I’ll take a moment to say that I watched the She-Ra And The Princesses Of Power opening for all 52 episodes, but today I’m sharing my love of the colorful kaleidoscopic collage that opens mixed-ish. Although the black-ish prequel series is set in the mid-1980s, the theme song is quintessential early ’90s, sung by none other than Mariah Carey. I have to admit that I’m not a Carey superfan, but “In The Mix”—which she co-wrote with Daniel Moore and sings on with her now-9-year-old twins, Moroccan and Monroe—is a great throwback to the airy pop/R&B tracks (and whistle tone) that made her a star in the first place. I dare you to listen to the full version and not instinctually bop your head to the beat.
Come on, sing it with me: “DUN dun dun-dun-DUN dun dun-dun-DUN dun...” Is there anyone who watched Game Of Thrones who didn’t immediately absorb the opening credits into their DNA? Hell, forget Ramin Djawadi’s exhilarating and iconic theme song for a second (yeah, right, good luck with that), and let’s just focus on that fantastic animation sequence. Spanning Westeros and beyond, the journey across George R.R. Martin’s inventive landscape conveys the stunning breadth and scope of the world via some of the coolest damn animated castles and kingdoms ever dreamed up. Rendered like a Rube Goldberg version of a fantasy role-playing map, the heliocentric sphere not only gives you the actors’ names alongside the family crest of their characters, but the beautifully orchestrated locations change season to season—and even episode to episode—based on the places we’re about to see. It’s one of the best title sequences in the history of television. Great, now I have to cue it up again.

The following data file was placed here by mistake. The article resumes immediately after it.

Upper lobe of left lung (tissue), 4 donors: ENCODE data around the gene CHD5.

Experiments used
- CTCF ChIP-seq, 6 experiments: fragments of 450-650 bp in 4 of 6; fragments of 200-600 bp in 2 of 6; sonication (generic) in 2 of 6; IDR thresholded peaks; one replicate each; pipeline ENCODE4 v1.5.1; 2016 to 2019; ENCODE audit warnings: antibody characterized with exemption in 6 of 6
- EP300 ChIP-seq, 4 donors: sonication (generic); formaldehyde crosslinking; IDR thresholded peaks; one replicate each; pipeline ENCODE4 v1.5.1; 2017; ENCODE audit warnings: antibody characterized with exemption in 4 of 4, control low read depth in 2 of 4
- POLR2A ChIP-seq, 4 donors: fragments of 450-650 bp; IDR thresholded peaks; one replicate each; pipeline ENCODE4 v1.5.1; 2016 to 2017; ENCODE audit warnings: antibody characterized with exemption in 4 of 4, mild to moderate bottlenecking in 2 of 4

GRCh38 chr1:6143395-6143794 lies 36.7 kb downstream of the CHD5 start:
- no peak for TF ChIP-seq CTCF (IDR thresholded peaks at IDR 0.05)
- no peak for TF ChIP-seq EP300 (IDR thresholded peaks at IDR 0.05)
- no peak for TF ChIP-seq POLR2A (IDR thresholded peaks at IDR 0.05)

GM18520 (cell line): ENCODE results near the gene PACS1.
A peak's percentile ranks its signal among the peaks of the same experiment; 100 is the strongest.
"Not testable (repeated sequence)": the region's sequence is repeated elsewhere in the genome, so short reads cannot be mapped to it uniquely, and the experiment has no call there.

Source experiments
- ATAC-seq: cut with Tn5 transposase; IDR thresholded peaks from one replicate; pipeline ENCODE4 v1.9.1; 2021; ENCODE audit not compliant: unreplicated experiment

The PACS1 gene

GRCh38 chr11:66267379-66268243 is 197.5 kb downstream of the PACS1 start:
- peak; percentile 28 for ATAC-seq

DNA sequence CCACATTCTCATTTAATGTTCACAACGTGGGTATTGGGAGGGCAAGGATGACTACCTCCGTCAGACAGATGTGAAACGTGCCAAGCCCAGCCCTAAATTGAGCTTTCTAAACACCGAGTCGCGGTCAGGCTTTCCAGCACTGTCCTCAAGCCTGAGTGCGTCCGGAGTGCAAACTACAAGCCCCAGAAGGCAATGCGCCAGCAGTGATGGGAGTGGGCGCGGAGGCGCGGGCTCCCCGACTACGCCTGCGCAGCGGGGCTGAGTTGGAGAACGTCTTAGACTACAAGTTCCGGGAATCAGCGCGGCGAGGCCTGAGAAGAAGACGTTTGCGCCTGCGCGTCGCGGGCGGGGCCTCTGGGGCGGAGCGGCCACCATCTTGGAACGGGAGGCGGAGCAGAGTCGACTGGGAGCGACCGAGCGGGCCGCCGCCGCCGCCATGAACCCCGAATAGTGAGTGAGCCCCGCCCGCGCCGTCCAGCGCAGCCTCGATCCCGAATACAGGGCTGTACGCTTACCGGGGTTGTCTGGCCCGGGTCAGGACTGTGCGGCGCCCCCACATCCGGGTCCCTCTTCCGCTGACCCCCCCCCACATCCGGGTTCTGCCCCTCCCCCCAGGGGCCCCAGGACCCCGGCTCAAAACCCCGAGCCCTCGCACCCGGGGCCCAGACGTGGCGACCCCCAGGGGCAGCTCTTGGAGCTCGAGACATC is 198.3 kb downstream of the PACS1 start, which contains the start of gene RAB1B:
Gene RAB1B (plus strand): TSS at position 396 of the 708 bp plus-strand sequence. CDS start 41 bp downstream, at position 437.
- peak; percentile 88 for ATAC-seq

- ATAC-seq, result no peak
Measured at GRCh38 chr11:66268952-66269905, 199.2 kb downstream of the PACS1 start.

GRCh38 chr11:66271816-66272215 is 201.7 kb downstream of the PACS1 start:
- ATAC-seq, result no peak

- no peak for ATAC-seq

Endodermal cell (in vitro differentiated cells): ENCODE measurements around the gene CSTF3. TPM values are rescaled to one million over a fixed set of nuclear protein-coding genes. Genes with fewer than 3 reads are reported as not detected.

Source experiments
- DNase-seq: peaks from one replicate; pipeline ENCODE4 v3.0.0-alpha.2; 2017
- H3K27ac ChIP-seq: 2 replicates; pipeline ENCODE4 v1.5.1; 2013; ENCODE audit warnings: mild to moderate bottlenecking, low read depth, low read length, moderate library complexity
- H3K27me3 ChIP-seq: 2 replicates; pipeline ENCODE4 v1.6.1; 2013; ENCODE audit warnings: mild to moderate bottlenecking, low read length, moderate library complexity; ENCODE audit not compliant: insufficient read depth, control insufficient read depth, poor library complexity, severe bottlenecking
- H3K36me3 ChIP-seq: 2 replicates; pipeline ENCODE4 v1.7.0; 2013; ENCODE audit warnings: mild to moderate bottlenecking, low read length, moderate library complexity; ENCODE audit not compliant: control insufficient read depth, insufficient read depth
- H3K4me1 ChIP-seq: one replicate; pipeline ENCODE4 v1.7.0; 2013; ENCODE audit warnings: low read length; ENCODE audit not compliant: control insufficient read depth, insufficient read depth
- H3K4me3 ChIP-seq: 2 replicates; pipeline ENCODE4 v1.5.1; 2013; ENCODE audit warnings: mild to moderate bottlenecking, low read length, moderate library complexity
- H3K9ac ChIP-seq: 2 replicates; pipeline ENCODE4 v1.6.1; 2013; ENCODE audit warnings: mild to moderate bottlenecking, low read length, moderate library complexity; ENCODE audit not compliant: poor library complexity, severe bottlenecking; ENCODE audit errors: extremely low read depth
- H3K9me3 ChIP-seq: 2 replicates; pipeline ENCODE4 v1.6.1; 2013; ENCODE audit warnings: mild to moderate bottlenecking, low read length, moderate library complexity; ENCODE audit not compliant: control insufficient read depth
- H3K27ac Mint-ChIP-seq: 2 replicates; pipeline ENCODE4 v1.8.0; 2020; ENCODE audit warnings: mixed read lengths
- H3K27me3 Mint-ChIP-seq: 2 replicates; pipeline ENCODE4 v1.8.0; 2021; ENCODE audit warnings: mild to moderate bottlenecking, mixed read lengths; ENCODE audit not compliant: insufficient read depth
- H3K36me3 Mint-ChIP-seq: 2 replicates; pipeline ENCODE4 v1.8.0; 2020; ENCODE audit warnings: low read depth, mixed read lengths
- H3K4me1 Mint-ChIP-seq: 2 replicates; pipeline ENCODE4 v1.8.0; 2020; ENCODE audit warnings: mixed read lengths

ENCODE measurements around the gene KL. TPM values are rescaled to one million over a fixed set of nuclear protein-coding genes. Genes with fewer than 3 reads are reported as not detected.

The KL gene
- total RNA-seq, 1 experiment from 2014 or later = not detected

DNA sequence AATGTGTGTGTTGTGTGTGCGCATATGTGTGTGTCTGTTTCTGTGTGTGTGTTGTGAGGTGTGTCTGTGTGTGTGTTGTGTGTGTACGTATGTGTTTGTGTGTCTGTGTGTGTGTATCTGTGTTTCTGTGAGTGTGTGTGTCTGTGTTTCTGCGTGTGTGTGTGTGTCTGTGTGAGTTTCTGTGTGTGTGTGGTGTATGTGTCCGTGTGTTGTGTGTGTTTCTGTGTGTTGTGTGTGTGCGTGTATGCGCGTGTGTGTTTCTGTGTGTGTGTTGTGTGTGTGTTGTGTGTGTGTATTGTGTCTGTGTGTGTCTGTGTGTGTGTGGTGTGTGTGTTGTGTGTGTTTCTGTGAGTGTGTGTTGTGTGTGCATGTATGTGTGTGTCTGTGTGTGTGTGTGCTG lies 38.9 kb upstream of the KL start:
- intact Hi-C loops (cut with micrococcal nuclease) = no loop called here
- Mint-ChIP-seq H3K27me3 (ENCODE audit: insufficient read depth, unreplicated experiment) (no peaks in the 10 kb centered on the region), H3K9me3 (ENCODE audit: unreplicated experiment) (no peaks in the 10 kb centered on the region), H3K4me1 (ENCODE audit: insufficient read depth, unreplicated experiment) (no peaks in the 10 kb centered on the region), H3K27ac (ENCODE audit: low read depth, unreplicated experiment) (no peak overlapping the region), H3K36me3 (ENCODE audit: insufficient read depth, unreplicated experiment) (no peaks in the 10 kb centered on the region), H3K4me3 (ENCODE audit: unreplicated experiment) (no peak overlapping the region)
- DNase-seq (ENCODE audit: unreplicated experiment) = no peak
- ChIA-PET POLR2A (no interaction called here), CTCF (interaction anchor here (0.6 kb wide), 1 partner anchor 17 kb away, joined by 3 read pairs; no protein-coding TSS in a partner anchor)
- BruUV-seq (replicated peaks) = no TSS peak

Sure, there are only nine episodes, but I never miss the dynamic opening to FX on Hulu’s Mrs. America. The credits use the infectious and dramatic notes of Walter Murphy’s 1976 disco hit “A Fifth Of Beethoven” (based on Beethoven’s Fifth Symphony) to score the period-appropriate animation, which kicks off with a disco ball sending out rainbows of color that transform into activists, which then transform into Phyllis Schlafly’s lines of pie-baking anti-ERA warriors. The credits continue to show both sides of the debate, an excited bus full of feminists crossing Equal Rights Amendment battlegrounds like Springfield, Illinois—highlighting iconography like the female symbol, a cross, and a torch—only to morph into showing the ERA itself getting vacuumed up by Schlafly’s army of housewives. And it all happens in exactly a minute, a perfect intro into the hypnotic legislative labyrinth of the show itself.
Throughout its six-season run, BoJack Horseman used its opening credits to exceptionally comedic, often devastating effect. Against the wails of the late Ralph Carney’s saxophone, the credits flashed through scenes from the protagonist’s life, from Diane looking in from the outside to the sets of Secretariat and Philbert, teasing big developments in the latest batch of episodes. So despite whatever cliffhanger, emotional or otherwise, the previous episode or season might have wrapped on, these opening moments were never to be skipped. But it was never just about gleaning new info for what lay ahead—the intro to Raphael Bob-Waksberg’s acclaimed animated series was always its own rumination on BoJack’s dissolute existence, which is why it demands to be watched even on rewatch. BoJack Horseman might also be the only show with must-see end credits.